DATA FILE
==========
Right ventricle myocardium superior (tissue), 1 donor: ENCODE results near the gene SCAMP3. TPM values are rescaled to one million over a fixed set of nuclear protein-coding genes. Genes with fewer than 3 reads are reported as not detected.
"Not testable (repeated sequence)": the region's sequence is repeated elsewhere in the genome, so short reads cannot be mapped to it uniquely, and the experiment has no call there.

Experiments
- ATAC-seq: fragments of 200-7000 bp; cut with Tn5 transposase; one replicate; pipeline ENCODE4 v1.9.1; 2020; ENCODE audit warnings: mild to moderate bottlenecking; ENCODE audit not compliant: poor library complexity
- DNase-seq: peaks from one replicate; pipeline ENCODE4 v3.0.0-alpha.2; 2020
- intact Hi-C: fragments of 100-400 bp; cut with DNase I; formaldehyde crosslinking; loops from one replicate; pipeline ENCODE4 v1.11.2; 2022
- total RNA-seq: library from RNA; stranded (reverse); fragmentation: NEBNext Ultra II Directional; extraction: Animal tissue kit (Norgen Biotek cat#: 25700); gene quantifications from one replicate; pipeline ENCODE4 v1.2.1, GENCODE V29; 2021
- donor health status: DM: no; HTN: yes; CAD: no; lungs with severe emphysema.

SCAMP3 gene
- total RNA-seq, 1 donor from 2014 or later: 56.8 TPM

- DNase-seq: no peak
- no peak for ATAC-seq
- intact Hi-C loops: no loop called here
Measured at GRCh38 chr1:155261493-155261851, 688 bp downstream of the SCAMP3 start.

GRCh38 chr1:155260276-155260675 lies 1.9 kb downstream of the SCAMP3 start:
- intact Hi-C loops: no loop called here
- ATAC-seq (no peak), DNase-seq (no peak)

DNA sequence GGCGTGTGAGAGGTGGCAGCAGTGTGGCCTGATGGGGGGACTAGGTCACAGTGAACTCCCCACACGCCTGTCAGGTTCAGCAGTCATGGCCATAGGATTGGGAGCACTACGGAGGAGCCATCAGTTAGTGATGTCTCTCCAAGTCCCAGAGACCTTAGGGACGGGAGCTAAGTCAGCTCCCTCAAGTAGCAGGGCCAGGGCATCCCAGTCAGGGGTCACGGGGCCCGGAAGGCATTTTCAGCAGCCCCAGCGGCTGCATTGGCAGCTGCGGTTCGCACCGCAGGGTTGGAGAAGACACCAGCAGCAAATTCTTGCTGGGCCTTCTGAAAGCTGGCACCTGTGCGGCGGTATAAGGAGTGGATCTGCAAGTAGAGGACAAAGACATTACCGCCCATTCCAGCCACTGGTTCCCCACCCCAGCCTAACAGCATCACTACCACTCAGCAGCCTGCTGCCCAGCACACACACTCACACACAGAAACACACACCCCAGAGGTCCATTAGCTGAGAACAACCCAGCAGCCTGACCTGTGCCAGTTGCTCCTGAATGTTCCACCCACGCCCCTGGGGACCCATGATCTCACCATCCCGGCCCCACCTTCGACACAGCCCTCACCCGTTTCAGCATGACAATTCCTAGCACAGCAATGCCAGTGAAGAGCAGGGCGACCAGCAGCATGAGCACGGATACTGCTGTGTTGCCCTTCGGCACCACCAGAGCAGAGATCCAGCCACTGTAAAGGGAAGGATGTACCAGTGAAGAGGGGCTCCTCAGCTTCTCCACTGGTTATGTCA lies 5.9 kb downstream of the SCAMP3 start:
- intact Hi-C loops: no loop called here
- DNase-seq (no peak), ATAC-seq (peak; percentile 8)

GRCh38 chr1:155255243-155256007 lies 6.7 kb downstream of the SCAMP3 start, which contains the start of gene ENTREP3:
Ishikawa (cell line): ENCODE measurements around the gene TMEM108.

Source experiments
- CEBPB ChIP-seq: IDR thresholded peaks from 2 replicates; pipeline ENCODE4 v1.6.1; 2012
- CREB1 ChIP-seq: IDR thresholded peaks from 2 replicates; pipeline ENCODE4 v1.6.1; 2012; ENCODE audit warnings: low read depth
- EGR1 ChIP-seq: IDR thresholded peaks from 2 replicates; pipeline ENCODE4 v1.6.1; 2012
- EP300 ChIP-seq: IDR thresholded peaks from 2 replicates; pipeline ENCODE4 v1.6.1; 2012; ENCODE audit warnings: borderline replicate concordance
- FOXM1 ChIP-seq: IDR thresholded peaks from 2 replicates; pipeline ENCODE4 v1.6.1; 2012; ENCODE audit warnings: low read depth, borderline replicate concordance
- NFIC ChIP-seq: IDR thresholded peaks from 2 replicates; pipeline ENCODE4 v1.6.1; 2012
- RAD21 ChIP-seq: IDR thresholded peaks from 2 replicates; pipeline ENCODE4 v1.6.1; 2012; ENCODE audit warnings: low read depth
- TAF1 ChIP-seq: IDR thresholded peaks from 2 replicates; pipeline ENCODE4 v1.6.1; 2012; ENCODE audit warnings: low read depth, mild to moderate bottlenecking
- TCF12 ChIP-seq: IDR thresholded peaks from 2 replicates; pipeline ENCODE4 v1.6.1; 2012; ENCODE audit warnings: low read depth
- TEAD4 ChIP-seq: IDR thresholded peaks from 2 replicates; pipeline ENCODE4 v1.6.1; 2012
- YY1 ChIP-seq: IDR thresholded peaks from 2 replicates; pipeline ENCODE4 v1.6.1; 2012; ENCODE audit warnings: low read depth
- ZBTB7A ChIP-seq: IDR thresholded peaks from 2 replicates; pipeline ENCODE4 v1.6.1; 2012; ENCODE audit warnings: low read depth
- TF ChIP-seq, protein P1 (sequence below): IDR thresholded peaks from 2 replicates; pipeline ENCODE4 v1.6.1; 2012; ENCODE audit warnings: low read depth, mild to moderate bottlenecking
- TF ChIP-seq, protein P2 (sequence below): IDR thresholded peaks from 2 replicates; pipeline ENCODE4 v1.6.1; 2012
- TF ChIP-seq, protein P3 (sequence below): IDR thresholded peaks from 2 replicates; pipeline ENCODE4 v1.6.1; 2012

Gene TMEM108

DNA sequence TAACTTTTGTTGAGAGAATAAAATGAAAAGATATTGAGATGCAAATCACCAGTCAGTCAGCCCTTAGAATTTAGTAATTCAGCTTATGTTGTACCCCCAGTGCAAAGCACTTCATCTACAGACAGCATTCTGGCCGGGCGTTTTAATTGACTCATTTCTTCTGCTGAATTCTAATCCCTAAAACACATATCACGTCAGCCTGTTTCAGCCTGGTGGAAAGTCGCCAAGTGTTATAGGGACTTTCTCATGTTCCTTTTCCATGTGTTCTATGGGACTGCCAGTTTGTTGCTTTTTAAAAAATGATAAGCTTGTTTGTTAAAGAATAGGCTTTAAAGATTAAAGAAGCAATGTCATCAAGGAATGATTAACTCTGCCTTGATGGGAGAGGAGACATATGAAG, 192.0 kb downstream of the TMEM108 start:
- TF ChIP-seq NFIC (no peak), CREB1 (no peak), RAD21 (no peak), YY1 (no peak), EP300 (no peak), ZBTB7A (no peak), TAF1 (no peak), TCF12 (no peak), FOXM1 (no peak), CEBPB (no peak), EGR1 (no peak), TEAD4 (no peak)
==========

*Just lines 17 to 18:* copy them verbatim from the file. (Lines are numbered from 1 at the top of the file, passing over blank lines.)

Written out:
- ATAC-seq (no peak), DNase-seq (no peak)

DNA sequence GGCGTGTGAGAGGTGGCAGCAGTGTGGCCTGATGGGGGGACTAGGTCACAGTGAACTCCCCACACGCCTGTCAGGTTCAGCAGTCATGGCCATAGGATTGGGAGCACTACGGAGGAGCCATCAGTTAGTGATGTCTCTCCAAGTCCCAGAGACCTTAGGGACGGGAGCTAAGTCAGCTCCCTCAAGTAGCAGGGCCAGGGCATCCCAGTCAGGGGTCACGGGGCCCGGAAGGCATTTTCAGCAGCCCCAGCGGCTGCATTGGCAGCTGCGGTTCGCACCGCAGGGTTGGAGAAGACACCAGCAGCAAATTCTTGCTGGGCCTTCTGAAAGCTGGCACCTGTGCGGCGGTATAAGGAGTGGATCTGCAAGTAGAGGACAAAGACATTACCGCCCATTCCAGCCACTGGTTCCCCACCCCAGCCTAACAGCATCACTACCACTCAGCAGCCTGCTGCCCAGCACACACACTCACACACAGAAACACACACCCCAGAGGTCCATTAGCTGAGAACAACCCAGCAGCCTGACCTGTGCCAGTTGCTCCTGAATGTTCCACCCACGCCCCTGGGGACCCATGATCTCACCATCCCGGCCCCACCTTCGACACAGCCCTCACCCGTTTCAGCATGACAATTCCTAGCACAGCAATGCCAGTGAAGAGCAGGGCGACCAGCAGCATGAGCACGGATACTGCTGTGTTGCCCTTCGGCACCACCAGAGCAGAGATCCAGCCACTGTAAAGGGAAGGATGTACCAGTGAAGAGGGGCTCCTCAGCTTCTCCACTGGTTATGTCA lies 5.9 kb downstream of the SCAMP3 start: